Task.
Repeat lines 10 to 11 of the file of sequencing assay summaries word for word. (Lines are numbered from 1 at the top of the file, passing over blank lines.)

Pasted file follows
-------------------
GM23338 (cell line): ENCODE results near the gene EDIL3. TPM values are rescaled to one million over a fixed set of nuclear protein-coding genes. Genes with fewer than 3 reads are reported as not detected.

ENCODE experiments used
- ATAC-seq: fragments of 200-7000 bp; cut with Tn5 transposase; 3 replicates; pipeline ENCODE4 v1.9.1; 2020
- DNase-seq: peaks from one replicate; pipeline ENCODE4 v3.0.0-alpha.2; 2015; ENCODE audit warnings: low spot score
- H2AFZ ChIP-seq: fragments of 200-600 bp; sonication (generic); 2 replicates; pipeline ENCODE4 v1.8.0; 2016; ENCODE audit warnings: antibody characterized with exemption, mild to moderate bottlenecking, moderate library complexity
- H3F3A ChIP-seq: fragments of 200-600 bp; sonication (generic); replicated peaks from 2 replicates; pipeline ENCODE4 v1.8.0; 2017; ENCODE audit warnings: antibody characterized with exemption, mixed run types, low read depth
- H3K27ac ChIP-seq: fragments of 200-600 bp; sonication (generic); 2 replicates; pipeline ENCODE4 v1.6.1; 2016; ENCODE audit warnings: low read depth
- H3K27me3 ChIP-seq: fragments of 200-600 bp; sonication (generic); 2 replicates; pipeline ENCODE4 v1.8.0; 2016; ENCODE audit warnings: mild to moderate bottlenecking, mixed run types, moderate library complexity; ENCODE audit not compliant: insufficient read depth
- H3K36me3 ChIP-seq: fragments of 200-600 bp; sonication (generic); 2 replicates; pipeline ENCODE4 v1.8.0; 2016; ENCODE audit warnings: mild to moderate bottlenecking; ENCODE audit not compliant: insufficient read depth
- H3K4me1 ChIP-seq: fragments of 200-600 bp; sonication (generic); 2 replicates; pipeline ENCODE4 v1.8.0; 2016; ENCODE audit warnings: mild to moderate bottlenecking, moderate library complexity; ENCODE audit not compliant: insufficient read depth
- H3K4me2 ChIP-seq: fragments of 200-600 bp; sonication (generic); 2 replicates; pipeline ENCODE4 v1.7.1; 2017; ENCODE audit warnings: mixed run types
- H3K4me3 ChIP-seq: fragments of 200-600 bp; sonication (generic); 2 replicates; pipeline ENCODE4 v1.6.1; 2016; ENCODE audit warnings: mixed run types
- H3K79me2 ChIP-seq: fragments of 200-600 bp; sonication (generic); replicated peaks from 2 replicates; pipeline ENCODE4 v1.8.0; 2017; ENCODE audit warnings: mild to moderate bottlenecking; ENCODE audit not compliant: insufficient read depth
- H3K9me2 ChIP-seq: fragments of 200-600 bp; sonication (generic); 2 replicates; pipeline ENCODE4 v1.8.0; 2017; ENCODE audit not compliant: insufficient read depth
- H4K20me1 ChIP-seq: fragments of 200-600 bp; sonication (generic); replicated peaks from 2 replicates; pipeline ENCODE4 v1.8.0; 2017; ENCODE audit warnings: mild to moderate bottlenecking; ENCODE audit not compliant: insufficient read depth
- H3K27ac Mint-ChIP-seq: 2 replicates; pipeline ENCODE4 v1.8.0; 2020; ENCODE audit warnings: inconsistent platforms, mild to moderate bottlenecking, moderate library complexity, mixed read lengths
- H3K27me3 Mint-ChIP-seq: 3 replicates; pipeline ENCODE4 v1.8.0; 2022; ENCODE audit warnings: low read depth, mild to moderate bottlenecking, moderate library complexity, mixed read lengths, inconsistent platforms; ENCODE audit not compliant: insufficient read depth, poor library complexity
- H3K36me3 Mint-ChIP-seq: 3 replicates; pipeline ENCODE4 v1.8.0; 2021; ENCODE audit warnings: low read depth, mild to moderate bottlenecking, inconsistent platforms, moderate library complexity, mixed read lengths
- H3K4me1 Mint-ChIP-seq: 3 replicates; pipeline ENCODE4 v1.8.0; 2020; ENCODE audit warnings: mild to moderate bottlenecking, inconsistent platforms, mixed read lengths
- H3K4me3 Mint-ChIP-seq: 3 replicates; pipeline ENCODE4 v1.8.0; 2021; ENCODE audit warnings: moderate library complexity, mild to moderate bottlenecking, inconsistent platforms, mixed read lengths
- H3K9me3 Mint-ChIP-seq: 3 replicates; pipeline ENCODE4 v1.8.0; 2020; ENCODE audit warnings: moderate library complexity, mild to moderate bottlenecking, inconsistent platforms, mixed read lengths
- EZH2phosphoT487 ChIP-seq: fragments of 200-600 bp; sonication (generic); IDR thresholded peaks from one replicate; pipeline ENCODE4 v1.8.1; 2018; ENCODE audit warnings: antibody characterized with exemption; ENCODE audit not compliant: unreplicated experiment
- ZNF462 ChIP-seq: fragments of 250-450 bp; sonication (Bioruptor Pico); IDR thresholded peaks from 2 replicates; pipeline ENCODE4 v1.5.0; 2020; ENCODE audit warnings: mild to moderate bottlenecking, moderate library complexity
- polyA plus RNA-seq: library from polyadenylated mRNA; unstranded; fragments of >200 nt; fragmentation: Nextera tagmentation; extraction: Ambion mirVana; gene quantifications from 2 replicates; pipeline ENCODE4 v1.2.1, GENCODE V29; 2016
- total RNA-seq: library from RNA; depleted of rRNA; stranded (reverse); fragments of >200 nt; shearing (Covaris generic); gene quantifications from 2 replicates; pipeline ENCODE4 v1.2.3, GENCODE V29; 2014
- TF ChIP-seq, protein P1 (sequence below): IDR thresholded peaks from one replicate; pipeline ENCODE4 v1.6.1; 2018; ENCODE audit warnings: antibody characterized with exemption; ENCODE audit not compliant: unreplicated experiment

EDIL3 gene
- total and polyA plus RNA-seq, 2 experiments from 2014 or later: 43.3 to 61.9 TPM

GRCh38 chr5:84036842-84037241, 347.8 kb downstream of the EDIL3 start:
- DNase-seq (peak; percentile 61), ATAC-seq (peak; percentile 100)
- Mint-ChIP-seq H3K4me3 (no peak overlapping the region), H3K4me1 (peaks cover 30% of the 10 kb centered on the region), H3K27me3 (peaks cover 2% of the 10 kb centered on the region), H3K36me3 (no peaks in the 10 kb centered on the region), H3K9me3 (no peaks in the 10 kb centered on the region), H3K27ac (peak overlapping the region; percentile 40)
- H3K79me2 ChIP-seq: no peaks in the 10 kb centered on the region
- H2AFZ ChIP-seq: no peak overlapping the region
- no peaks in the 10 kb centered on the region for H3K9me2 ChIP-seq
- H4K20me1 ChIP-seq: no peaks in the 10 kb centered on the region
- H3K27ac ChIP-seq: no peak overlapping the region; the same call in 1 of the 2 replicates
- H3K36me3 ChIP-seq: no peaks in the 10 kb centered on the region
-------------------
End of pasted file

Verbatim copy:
- H3K4me1 ChIP-seq: fragments of 200-600 bp; sonication (generic); 2 replicates; pipeline ENCODE4 v1.8.0; 2016; ENCODE audit warnings: mild to moderate bottlenecking, moderate library complexity; ENCODE audit not compliant: insufficient read depth
- H3K4me2 ChIP-seq: fragments of 200-600 bp; sonication (generic); 2 replicates; pipeline ENCODE4 v1.7.1; 2017; ENCODE audit warnings: mixed run types